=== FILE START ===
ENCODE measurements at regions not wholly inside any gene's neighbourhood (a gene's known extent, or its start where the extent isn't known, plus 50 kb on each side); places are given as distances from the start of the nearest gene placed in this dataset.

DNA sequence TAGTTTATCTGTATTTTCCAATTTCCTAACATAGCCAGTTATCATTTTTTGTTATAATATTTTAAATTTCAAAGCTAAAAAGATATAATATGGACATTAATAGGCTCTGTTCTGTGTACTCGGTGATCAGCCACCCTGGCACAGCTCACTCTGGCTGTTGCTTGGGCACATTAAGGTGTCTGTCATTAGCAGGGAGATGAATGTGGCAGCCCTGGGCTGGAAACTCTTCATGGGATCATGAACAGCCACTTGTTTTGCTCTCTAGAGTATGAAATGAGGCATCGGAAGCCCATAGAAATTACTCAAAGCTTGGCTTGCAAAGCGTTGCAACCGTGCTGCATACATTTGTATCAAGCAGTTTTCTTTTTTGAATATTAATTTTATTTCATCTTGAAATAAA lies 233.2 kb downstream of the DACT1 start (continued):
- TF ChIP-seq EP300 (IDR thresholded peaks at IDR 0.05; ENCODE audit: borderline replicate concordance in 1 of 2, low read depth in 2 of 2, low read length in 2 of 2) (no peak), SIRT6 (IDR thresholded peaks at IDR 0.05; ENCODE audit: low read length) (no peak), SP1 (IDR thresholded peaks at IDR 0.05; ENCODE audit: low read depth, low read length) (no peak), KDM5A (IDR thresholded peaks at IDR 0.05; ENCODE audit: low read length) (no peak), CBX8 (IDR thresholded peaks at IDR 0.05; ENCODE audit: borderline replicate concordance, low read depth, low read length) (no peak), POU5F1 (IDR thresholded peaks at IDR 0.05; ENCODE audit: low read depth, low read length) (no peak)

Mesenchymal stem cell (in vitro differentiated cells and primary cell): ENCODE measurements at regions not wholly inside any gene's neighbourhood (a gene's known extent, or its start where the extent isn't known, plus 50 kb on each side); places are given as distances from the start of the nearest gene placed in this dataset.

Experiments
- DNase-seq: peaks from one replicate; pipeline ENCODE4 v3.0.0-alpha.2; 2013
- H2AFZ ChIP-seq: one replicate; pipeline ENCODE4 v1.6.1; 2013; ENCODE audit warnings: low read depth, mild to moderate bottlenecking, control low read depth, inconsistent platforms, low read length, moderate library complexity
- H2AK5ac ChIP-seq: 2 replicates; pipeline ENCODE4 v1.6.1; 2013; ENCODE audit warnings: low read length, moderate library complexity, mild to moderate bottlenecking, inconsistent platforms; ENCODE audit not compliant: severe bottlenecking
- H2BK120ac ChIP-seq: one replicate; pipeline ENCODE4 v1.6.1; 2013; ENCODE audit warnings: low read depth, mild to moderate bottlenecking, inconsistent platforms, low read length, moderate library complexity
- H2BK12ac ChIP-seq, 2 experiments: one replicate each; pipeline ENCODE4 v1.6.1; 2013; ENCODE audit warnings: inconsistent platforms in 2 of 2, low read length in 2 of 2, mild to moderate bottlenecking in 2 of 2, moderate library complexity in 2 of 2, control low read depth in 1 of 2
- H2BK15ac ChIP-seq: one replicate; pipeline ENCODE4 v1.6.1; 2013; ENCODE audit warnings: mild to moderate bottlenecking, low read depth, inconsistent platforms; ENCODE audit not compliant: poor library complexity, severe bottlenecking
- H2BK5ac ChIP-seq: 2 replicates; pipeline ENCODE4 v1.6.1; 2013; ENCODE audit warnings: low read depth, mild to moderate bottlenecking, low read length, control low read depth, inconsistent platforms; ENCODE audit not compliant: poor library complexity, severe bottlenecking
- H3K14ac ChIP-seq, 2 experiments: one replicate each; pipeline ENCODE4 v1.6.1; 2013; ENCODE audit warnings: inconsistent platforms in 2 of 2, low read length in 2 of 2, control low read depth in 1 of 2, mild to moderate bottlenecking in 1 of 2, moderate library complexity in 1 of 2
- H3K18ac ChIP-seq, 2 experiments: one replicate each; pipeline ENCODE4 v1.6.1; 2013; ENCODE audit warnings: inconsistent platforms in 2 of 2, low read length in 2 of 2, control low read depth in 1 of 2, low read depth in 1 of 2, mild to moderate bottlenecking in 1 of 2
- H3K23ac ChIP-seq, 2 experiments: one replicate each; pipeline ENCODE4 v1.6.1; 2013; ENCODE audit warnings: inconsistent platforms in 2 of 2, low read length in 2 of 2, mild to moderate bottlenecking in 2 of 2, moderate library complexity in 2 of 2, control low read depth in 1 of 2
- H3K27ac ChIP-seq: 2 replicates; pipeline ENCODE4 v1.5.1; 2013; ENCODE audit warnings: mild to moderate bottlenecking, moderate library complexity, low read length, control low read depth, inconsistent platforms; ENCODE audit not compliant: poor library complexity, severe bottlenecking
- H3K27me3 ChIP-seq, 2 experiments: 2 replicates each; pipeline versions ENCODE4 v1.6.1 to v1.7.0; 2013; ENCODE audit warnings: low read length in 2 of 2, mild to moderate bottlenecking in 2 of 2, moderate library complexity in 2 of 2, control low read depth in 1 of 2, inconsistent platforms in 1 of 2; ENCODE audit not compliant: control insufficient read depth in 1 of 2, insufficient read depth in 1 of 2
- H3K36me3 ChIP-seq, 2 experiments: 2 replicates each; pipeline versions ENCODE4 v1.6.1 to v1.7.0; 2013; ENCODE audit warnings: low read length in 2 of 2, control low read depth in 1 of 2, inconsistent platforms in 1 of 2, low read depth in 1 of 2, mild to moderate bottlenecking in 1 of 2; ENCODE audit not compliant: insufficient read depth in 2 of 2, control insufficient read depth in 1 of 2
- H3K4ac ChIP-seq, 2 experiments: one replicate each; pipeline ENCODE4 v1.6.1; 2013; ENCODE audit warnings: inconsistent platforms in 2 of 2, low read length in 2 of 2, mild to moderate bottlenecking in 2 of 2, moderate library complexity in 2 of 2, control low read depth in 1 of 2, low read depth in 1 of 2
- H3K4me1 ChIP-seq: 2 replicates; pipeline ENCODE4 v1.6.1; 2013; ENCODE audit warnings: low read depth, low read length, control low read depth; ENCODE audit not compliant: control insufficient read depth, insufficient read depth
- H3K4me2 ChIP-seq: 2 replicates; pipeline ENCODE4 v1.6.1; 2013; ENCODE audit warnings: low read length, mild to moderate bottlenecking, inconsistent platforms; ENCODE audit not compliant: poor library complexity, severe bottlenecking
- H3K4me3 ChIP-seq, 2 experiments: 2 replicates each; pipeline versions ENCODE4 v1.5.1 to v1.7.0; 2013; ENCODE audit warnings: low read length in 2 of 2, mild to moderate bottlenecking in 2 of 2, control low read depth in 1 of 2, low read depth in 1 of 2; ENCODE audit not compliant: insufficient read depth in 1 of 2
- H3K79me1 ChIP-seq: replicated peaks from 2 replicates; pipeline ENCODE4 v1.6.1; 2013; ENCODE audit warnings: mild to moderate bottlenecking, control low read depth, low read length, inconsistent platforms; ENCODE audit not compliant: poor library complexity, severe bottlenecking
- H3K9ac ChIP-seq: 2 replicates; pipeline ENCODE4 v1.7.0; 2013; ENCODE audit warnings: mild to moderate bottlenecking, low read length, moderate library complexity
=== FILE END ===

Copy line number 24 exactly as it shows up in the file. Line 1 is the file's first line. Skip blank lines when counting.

- H3K9ac ChIP-seq: 2 replicates; pipeline ENCODE4 v1.7.0; 2013; ENCODE audit warnings: mild to moderate bottlenecking, low read length, moderate library complexity